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Light Bulb Lessons

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Old 05-06-2005, 11:49 AM   #1
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Lightbulb Light Bulb Lessons

Have you ever figured something out that you wished you'd known all along? Something that was so simple and logical, that you didn't think it would work until you actually tried it?

For me, it was taking the time to measure out serving sizes. Portion control has always been my weakest spot. When I finally took the trouble to count out the 18 chips the bag suggested and put the rest of the bag away, I found that I didn't actually need any more than that. It was like flipping on a light switch; just that easy.

If you have a little trick or inspiration you figured out, please share it with everyone. A simple trick you've learned might not have occurred to others yet.
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Old 05-06-2005, 04:45 PM   #2
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My light switch moment was figuring out that if you eat all the stuff you are meant to eat, your 5 fruit and veggies a day, good sources of protein and carbohydrate, you are too full to eat much rubbish. It's worked for me!!!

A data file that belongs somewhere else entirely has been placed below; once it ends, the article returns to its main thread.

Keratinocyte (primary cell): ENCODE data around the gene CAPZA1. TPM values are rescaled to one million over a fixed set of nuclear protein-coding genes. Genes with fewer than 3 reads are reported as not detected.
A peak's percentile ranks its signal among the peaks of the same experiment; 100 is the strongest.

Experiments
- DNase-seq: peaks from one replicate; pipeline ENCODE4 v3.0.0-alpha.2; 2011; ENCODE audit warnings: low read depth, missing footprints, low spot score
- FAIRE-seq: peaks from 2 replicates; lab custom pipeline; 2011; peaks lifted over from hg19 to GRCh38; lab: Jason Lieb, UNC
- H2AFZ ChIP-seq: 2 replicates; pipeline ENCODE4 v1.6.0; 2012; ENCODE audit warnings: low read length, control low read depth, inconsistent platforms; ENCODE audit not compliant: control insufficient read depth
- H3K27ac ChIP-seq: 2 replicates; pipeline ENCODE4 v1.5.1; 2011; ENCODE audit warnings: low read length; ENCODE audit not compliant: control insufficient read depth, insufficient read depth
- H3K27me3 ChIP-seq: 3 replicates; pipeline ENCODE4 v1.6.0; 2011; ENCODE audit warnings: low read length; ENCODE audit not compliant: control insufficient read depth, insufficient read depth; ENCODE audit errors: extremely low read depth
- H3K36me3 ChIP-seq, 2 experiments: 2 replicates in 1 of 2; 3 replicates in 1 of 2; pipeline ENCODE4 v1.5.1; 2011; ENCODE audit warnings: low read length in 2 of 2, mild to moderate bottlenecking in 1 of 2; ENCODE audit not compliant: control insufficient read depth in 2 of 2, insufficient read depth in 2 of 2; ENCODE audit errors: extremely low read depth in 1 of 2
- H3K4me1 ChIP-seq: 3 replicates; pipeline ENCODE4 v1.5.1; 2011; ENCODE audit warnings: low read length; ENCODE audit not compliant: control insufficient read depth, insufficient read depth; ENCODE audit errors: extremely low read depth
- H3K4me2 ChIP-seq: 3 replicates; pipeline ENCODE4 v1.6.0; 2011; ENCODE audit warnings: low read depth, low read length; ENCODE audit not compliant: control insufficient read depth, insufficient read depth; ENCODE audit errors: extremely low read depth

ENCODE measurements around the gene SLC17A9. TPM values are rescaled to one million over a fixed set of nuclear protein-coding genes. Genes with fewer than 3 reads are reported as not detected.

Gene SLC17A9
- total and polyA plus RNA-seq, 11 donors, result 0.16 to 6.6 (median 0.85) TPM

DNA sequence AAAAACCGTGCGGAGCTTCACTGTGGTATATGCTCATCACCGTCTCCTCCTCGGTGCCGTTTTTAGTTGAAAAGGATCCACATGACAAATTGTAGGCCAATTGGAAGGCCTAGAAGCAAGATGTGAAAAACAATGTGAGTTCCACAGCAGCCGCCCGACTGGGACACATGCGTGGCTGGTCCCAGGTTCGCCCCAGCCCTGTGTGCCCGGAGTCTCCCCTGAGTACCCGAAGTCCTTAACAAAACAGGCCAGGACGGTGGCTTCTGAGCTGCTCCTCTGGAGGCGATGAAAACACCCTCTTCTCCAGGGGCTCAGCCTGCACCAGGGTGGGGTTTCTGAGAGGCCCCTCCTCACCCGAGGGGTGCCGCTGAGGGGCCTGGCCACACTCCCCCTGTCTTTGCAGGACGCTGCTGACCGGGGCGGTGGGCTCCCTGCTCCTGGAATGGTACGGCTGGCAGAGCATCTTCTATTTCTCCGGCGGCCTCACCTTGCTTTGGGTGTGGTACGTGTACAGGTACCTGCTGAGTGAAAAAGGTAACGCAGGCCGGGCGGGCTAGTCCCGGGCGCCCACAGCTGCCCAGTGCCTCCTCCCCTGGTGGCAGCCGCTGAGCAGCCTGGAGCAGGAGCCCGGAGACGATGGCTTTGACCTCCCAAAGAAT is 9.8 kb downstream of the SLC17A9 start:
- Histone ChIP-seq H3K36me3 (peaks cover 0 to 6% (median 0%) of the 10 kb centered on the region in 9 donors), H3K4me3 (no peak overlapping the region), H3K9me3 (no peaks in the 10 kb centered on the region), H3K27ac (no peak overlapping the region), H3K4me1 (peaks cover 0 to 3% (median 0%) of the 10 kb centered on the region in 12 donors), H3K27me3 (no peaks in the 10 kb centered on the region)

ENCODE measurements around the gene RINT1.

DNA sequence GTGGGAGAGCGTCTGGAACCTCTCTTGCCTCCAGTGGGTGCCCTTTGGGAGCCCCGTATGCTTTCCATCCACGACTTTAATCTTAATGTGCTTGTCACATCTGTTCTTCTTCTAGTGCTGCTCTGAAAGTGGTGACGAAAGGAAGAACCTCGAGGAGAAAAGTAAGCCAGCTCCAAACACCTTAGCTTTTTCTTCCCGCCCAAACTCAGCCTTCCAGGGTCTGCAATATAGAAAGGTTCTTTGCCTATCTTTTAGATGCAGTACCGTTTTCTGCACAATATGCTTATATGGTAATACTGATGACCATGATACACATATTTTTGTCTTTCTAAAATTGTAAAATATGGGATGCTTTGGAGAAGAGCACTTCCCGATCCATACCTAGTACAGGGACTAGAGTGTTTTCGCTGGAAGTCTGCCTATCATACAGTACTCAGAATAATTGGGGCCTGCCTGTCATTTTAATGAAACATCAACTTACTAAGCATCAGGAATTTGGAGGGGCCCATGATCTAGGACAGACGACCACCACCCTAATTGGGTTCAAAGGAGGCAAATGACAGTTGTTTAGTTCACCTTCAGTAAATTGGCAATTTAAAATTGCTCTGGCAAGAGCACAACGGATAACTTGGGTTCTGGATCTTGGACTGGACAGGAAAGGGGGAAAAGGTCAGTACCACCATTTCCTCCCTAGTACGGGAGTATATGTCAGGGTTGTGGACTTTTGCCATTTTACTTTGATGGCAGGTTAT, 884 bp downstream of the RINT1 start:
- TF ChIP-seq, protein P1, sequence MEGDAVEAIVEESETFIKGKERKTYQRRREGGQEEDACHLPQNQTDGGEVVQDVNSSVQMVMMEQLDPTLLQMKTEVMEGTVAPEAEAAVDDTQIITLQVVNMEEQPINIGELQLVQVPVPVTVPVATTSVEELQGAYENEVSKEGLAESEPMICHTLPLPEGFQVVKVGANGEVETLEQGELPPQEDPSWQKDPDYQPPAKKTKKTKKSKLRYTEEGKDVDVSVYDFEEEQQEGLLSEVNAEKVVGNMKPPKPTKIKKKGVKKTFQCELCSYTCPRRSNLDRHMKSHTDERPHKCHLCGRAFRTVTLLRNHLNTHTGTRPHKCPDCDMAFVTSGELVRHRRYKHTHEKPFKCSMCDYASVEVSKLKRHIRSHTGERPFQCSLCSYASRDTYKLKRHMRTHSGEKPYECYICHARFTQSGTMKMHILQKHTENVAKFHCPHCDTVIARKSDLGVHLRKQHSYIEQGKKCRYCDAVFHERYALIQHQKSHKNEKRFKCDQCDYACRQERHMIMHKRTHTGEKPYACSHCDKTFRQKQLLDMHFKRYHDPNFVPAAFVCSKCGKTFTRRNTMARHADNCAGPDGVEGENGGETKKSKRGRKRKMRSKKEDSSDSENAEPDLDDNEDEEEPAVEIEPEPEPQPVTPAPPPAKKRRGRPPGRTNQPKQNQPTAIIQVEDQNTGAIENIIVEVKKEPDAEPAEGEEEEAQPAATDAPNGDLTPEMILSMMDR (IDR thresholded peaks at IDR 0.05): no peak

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Old 05-06-2005, 07:17 PM   #3
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My light bulb moment was paying enough attention to realize that not being stuffed wasn't the same thing as being hungry. I actually remember noticing that I wasn't "full" but also wasn't hungry - and that it felt good. What actually went through my mind was, "So THIS is what NORMAL feels like." From that point forward things got much, much easier because I wasn't walking around all day long THINKING that I was starving and I no longer felt like I was on a "diet".